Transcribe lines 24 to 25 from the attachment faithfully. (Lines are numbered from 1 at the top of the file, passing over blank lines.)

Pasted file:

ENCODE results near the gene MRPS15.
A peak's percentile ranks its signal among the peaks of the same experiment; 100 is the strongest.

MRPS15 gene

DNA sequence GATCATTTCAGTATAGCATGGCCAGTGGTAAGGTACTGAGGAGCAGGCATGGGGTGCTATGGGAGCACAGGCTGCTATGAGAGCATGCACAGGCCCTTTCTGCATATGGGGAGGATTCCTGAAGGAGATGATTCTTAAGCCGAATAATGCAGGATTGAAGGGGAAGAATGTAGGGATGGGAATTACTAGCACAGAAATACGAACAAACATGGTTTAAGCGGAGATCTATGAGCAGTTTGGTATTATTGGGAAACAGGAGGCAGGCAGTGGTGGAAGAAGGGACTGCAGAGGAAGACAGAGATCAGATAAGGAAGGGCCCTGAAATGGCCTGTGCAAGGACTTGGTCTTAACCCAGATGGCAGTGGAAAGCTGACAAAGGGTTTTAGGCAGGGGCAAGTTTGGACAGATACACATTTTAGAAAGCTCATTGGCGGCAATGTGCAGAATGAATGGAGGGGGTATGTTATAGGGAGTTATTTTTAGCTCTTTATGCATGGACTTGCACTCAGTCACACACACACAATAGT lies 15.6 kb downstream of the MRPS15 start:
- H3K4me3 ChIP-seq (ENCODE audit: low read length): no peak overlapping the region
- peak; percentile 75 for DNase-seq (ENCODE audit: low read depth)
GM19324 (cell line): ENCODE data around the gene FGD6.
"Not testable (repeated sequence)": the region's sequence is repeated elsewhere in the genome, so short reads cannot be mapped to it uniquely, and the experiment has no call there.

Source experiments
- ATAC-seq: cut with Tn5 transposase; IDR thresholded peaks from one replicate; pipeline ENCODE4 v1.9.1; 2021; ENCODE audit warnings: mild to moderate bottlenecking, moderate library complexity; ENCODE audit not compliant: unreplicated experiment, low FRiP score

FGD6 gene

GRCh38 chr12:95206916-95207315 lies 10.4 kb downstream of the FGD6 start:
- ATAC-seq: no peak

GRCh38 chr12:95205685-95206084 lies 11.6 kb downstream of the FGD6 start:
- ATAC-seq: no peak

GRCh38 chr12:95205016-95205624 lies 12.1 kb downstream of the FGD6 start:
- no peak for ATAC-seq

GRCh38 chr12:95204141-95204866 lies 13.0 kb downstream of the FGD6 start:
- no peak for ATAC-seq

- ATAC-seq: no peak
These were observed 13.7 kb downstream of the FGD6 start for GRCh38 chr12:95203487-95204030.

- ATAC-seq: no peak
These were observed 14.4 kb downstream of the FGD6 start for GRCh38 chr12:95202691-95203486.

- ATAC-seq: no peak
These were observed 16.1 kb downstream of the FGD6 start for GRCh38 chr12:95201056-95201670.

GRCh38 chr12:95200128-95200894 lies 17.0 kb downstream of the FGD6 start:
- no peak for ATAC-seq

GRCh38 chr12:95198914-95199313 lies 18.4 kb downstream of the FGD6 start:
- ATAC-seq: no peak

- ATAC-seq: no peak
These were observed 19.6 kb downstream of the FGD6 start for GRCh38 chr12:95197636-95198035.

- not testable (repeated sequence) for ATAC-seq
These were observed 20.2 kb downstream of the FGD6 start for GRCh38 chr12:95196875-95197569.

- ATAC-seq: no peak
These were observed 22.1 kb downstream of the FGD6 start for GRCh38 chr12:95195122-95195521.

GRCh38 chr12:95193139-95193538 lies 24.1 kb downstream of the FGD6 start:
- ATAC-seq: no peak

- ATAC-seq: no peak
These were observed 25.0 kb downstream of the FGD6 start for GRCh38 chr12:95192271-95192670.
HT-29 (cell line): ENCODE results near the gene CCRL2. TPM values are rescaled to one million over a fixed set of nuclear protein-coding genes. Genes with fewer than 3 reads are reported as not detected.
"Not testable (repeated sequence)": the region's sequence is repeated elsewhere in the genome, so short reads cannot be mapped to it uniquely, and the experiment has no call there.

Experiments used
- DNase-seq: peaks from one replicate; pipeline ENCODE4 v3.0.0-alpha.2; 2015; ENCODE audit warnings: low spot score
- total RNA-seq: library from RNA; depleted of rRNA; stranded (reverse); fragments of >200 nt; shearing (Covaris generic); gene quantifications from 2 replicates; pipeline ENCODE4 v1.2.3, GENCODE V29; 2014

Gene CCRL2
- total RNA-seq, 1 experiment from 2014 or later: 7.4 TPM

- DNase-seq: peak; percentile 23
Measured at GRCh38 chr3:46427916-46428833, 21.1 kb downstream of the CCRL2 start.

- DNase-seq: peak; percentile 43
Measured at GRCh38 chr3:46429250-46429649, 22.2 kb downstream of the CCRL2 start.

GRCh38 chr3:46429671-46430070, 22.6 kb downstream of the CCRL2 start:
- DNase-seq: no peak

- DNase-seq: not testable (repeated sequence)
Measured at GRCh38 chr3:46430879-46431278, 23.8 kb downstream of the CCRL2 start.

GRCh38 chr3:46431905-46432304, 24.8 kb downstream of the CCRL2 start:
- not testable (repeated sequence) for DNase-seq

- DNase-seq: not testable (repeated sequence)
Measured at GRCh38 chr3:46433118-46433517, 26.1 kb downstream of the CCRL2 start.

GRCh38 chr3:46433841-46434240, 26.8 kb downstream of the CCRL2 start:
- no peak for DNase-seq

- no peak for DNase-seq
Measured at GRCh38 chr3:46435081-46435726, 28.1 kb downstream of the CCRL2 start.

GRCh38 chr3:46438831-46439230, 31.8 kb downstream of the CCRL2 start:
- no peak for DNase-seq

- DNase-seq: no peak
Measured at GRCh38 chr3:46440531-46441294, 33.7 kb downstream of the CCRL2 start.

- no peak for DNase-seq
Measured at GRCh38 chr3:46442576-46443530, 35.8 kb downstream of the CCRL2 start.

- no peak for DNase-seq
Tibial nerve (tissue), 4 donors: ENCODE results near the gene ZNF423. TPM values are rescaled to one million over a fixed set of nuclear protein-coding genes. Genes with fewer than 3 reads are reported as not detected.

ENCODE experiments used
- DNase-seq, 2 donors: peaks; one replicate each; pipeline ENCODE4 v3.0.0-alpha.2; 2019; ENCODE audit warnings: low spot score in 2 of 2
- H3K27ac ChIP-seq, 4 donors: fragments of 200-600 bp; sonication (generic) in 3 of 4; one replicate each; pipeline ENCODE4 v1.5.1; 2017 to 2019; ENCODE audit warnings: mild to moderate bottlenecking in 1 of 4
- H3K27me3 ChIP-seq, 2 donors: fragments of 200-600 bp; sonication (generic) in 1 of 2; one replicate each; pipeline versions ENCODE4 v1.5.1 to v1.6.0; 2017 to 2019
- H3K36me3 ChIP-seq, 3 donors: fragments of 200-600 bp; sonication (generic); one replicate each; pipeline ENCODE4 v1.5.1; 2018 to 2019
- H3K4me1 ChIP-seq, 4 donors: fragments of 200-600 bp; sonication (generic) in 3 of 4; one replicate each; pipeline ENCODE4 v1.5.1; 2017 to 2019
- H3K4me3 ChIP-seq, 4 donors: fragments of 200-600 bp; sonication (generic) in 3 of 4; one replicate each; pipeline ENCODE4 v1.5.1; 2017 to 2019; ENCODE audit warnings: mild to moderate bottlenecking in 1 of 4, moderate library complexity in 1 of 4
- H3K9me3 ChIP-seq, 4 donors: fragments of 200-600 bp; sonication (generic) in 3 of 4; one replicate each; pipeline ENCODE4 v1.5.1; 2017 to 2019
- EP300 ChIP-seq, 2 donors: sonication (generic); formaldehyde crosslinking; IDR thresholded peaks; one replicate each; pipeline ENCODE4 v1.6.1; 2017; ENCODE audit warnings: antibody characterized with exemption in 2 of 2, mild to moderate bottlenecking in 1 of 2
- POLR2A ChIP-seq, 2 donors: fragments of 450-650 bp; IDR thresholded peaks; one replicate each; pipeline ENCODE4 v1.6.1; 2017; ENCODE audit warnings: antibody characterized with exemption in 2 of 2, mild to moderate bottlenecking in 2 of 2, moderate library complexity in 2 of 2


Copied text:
- ATAC-seq: no peak
These were observed 16.1 kb downstream of the FGD6 start for GRCh38 chr12:95201056-95201670.